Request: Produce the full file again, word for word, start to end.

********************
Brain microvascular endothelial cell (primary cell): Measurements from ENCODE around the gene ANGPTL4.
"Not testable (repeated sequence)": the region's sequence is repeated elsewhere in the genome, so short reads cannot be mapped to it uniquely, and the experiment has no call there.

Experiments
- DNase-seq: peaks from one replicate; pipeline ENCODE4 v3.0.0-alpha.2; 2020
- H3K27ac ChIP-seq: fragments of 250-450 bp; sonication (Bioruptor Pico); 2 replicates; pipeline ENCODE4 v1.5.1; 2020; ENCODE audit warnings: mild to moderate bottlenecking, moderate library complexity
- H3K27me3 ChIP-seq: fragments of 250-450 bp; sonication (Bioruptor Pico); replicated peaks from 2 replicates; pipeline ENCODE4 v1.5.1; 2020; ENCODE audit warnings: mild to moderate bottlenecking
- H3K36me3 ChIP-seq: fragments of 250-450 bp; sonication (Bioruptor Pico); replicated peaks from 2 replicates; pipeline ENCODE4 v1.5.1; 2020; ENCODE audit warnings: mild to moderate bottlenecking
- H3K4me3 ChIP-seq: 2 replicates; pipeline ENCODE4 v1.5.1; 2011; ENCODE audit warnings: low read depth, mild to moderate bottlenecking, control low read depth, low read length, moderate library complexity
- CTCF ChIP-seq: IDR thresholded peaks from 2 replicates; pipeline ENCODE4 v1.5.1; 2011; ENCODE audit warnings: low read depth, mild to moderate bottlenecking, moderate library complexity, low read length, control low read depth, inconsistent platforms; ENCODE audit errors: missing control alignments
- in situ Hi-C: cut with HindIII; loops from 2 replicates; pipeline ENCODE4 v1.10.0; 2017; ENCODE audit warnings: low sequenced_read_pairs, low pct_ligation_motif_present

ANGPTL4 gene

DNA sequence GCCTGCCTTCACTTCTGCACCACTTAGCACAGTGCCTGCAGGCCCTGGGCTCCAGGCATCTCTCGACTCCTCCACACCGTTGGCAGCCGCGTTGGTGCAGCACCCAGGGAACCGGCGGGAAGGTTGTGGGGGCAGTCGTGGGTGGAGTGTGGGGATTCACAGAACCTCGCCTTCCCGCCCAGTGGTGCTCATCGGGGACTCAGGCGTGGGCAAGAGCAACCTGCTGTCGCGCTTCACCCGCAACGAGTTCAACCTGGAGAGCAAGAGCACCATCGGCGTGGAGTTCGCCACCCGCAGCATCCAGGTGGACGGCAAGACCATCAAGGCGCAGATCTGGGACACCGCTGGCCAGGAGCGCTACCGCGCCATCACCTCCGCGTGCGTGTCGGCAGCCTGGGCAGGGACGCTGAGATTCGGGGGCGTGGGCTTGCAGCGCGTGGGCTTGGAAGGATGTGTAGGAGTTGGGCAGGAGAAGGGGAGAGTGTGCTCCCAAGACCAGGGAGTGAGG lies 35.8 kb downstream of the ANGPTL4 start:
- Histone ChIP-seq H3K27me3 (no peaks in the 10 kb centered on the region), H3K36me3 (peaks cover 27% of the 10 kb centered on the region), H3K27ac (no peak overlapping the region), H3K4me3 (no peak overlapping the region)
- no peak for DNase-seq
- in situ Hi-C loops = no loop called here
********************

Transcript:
Brain microvascular endothelial cell (primary cell): Measurements from ENCODE around the gene ANGPTL4.
"Not testable (repeated sequence)": the region's sequence is repeated elsewhere in the genome, so short reads cannot be mapped to it uniquely, and the experiment has no call there.

Experiments
- DNase-seq: peaks from one replicate; pipeline ENCODE4 v3.0.0-alpha.2; 2020
- H3K27ac ChIP-seq: fragments of 250-450 bp; sonication (Bioruptor Pico); 2 replicates; pipeline ENCODE4 v1.5.1; 2020; ENCODE audit warnings: mild to moderate bottlenecking, moderate library complexity
- H3K27me3 ChIP-seq: fragments of 250-450 bp; sonication (Bioruptor Pico); replicated peaks from 2 replicates; pipeline ENCODE4 v1.5.1; 2020; ENCODE audit warnings: mild to moderate bottlenecking
- H3K36me3 ChIP-seq: fragments of 250-450 bp; sonication (Bioruptor Pico); replicated peaks from 2 replicates; pipeline ENCODE4 v1.5.1; 2020; ENCODE audit warnings: mild to moderate bottlenecking
- H3K4me3 ChIP-seq: 2 replicates; pipeline ENCODE4 v1.5.1; 2011; ENCODE audit warnings: low read depth, mild to moderate bottlenecking, control low read depth, low read length, moderate library complexity
- CTCF ChIP-seq: IDR thresholded peaks from 2 replicates; pipeline ENCODE4 v1.5.1; 2011; ENCODE audit warnings: low read depth, mild to moderate bottlenecking, moderate library complexity, low read length, control low read depth, inconsistent platforms; ENCODE audit errors: missing control alignments
- in situ Hi-C: cut with HindIII; loops from 2 replicates; pipeline ENCODE4 v1.10.0; 2017; ENCODE audit warnings: low sequenced_read_pairs, low pct_ligation_motif_present

ANGPTL4 gene

DNA sequence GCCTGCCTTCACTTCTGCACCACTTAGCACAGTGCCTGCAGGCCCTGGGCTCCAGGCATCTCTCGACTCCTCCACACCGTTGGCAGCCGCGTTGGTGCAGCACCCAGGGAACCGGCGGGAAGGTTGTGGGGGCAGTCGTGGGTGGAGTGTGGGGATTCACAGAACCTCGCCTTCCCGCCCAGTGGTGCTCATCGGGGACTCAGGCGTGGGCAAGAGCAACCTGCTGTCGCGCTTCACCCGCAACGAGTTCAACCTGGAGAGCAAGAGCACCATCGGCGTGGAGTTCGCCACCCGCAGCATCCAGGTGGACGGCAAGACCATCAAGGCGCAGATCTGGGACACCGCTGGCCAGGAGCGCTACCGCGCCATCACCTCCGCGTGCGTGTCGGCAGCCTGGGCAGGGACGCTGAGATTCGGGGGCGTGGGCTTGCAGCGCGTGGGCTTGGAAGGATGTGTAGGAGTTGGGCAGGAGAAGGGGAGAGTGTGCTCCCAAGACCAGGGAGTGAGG lies 35.8 kb downstream of the ANGPTL4 start:
- Histone ChIP-seq H3K27me3 (no peaks in the 10 kb centered on the region), H3K36me3 (peaks cover 27% of the 10 kb centered on the region), H3K27ac (no peak overlapping the region), H3K4me3 (no peak overlapping the region)
- no peak for DNase-seq
- in situ Hi-C loops = no loop called here